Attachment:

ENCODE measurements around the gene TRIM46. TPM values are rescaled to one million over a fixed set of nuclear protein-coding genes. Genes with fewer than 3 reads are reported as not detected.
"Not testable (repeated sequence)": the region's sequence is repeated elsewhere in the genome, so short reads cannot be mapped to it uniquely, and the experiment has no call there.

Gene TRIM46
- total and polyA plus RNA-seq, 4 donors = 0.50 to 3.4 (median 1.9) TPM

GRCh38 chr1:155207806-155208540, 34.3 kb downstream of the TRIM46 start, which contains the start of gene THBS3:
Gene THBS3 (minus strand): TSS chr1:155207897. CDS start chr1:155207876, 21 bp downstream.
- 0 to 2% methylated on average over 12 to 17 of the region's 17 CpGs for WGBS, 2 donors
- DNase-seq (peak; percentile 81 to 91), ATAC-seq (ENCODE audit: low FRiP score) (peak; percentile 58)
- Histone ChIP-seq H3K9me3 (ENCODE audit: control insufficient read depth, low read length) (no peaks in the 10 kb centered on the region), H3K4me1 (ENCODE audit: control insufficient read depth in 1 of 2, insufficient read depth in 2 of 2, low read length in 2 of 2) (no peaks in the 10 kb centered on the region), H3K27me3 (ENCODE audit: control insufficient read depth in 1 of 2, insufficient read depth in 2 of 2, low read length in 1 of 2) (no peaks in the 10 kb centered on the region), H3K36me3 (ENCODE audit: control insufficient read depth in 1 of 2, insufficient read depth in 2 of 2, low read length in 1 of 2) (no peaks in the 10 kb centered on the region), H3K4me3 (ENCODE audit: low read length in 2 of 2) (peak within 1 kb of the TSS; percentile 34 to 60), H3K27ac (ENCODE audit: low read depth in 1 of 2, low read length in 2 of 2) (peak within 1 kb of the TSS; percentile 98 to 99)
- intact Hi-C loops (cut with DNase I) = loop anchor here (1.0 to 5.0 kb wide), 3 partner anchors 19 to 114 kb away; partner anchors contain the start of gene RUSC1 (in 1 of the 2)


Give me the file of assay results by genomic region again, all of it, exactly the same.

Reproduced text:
ENCODE measurements around the gene TRIM46. TPM values are rescaled to one million over a fixed set of nuclear protein-coding genes. Genes with fewer than 3 reads are reported as not detected.
"Not testable (repeated sequence)": the region's sequence is repeated elsewhere in the genome, so short reads cannot be mapped to it uniquely, and the experiment has no call there.

Gene TRIM46
- total and polyA plus RNA-seq, 4 donors = 0.50 to 3.4 (median 1.9) TPM

GRCh38 chr1:155207806-155208540, 34.3 kb downstream of the TRIM46 start, which contains the start of gene THBS3:
Gene THBS3 (minus strand): TSS chr1:155207897. CDS start chr1:155207876, 21 bp downstream.
- 0 to 2% methylated on average over 12 to 17 of the region's 17 CpGs for WGBS, 2 donors
- DNase-seq (peak; percentile 81 to 91), ATAC-seq (ENCODE audit: low FRiP score) (peak; percentile 58)
- Histone ChIP-seq H3K9me3 (ENCODE audit: control insufficient read depth, low read length) (no peaks in the 10 kb centered on the region), H3K4me1 (ENCODE audit: control insufficient read depth in 1 of 2, insufficient read depth in 2 of 2, low read length in 2 of 2) (no peaks in the 10 kb centered on the region), H3K27me3 (ENCODE audit: control insufficient read depth in 1 of 2, insufficient read depth in 2 of 2, low read length in 1 of 2) (no peaks in the 10 kb centered on the region), H3K36me3 (ENCODE audit: control insufficient read depth in 1 of 2, insufficient read depth in 2 of 2, low read length in 1 of 2) (no peaks in the 10 kb centered on the region), H3K4me3 (ENCODE audit: low read length in 2 of 2) (peak within 1 kb of the TSS; percentile 34 to 60), H3K27ac (ENCODE audit: low read depth in 1 of 2, low read length in 2 of 2) (peak within 1 kb of the TSS; percentile 98 to 99)
- intact Hi-C loops (cut with DNase I) = loop anchor here (1.0 to 5.0 kb wide), 3 partner anchors 19 to 114 kb away; partner anchors contain the start of gene RUSC1 (in 1 of the 2)